An ultrasonic ring AF motor guarantees that you’ll have full-time manual focusing no matter which zoom level you’re at, and you’ll be able to focus with little complication or incident.
The lens bodies are heavy to carry around all the time, so you’ll want to consider that, but this is in part due to the USB docks they have, which make them compatible with many of your household gadgets.
They’re also compatible with Sigma’s MC-11, a varied adapter that makes sure you can still use this lens even if you change your camera body to another brand.
Maximum aperture of f/1.8 aperture allows wide shooting through its zoom range.
Aspherical and Special Low Dispersion elements reduce distortion and aberration.
Ultrasonic ring AF motor enables full-time manual focusing.
Last on our list is another third-party lens with the Tamron 24-70mm f/2.8 Di VC USD G2 Lens. This is an improved version of the SP 24-70mm VC USD A007 model that readers familiar with this brand might recognize.
Its constant f/2.8 aperture makes for a versatile shooting camera, great for when you’re wandering, and the Tamron-specific eBAND (extended Bandwidth & ANgular-Dependency) and BBAR (Broad-Band Anti Reflection) lens coatings improve light transmission and suppress internal reflections.
In plain speak, it means this camera can be used with little thought put into the shot, since it’ll perform well in a lot of lighting scenarios and won’t suffer from poor lighting or ghosting.
The image stabilization of these lenses is quite impressive, featuring CIPA-certified stabilization that produces up to five stops of exposure so that this lens can perform even when conditions are unstable.
It’s a very customizable model, too, since you can also buy the Tamron Tap-in Console that’ll allow you to tinker with the settings and firmware of your lens.
That'll take an already versatile camera and allow you to customize it so it can perform on your planned journey.
An improved and innovatively designed camera with a constant f/2.8 aperture.
Brand-specific eBAND and BBAR coatings improve light transmission and limit reflections.
CIPA-certified image stabilization with 5-stops of exposure compensation.
Settings and firmware adaptations possible thanks to the Tamron Tap-in Console.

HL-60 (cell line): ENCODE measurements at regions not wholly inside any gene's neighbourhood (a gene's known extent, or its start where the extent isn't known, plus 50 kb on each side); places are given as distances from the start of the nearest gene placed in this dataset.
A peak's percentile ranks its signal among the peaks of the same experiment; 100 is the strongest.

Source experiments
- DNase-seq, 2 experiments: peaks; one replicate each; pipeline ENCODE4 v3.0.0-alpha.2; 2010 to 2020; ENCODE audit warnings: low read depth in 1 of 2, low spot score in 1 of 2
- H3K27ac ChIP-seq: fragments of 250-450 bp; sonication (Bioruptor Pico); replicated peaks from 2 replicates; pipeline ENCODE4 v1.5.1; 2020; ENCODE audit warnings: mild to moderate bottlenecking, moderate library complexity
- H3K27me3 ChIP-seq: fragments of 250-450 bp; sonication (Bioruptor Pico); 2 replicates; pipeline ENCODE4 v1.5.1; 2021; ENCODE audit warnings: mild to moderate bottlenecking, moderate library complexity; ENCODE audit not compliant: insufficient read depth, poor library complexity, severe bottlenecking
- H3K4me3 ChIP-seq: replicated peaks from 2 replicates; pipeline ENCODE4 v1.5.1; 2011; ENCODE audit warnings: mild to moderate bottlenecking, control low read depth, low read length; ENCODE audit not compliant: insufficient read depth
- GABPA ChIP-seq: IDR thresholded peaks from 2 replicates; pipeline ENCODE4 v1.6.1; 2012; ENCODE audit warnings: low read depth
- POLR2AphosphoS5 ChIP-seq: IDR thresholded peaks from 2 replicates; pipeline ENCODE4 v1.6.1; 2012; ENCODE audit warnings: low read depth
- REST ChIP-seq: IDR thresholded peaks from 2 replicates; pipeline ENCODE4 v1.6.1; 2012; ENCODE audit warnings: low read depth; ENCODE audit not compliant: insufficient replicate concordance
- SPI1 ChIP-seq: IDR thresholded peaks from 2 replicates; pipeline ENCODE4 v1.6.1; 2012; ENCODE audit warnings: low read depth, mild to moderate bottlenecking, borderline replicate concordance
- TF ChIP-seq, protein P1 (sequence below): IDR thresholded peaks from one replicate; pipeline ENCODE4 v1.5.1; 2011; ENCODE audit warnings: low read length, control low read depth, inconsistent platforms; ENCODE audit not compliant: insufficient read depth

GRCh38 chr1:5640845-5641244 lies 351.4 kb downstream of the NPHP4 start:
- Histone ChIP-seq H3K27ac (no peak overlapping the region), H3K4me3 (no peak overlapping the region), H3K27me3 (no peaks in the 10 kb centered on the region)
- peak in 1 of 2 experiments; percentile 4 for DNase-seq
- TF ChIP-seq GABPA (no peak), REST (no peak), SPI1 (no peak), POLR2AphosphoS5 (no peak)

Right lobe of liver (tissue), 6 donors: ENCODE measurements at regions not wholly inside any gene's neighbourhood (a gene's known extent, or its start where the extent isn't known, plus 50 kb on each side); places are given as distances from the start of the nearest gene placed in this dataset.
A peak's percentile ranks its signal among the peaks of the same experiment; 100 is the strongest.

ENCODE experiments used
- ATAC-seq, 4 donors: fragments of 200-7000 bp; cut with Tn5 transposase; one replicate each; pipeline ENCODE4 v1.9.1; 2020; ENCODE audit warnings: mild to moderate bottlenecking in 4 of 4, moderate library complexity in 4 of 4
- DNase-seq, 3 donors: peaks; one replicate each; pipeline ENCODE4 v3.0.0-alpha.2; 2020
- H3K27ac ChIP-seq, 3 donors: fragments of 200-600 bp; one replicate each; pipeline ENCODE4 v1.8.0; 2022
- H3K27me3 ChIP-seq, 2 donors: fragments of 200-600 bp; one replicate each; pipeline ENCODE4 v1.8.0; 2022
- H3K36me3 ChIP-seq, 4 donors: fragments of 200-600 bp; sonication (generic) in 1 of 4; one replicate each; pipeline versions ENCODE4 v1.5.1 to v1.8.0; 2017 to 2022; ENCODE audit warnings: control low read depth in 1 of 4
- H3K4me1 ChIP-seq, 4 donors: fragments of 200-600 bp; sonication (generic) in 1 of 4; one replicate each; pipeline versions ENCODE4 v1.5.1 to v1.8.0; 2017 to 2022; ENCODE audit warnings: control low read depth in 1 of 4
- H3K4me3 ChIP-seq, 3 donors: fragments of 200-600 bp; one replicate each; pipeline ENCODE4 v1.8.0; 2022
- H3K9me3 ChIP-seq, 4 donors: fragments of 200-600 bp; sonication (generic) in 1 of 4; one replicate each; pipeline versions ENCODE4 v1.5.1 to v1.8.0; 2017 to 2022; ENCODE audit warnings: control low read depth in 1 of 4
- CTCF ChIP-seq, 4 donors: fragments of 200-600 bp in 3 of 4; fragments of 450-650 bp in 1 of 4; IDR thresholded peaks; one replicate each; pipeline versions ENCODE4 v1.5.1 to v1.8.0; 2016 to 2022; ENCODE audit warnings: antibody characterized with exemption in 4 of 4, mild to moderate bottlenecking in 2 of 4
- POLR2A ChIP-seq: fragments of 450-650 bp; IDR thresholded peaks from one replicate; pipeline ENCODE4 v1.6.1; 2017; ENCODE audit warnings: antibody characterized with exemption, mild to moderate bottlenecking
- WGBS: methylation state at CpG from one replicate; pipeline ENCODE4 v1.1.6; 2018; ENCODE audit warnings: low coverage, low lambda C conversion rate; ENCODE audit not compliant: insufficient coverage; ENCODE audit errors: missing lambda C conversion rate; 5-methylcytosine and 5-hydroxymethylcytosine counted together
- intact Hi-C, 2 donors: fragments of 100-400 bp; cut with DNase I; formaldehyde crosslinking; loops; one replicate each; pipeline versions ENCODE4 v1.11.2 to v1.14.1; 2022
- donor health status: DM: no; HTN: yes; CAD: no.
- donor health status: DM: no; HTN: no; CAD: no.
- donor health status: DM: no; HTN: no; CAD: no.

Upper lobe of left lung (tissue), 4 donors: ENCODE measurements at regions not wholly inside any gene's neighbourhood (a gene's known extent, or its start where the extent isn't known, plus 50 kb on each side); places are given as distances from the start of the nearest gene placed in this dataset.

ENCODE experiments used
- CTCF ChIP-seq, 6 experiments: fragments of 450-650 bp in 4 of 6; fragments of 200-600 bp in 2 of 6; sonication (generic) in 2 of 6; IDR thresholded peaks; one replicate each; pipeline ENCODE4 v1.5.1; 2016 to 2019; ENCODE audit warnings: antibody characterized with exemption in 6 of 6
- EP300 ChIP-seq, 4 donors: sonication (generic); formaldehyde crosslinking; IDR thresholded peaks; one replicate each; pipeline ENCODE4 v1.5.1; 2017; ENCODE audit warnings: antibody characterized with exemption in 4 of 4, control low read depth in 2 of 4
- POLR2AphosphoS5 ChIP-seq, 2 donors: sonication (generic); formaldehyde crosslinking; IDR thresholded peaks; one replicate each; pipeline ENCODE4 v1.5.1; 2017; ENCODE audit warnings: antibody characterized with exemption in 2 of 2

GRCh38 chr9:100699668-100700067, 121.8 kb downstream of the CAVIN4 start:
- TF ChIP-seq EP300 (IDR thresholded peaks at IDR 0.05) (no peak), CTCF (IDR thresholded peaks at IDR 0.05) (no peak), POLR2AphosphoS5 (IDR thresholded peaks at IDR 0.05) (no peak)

Autofocus can be inaccurate if not used with a dock.
How to find the best walk around lens for Canon cameras
When you want to get a certain outcome from your photography, it’s best to know how lenses differ and how this makes some better than others.
That’s why we wrote this buyers’ guide, so you can identify the properties of these lenses for yourself and decide which one will be the best for you.
We’ve split these properties into the lens aperture, focal length, autofocusing, image stabilization, and finally the size and weight of the lens body itself.
Aperture is one of the main considerations you should have when looking for camera lenses, since it’s the main part of the exposure triangle that’s controlled by the lens instead of the camera body.
Aperture refers to the lens speed and how much light gets through it, which is described by F-stops. Smaller F-stops are faster, meaning they let more light through and so perform better in lower-light conditions.
A f/2.8 aperture is good to aim for mobile photography and tends to retail inexpensively online. Even faster lenses are available, with some even being featured in the above list, and whilst a faster aperture usually means a more agile lens performance, the image quality can suffer if you’re not getting a reliable and trustworthy product.
That’s why, when exceptional image quality is needed, going for slower apertures like f/4.0 is also an option, though we would recommend faster apertures if carrying a handheld camera around.
Your focal lengths dictate the field of view your camera will be capable of capturing. This determines the size of your compositional frame, which can mean a wider field and more space to work with as a photographer.
The depths of your shots are also changed by the field of view, with the foregrounds and backgrounds appearing further apart when taken with wider lenses.
That makes more field of view perfect for those who want to capture wide landscape shots or wide family portraits, but otherwise you can sacrifice some focal length if you have close photography planned.
Longer lenses have a shallower depth of field and are better for isolating certain elements of a shot, making them better for portraits and close-up shots.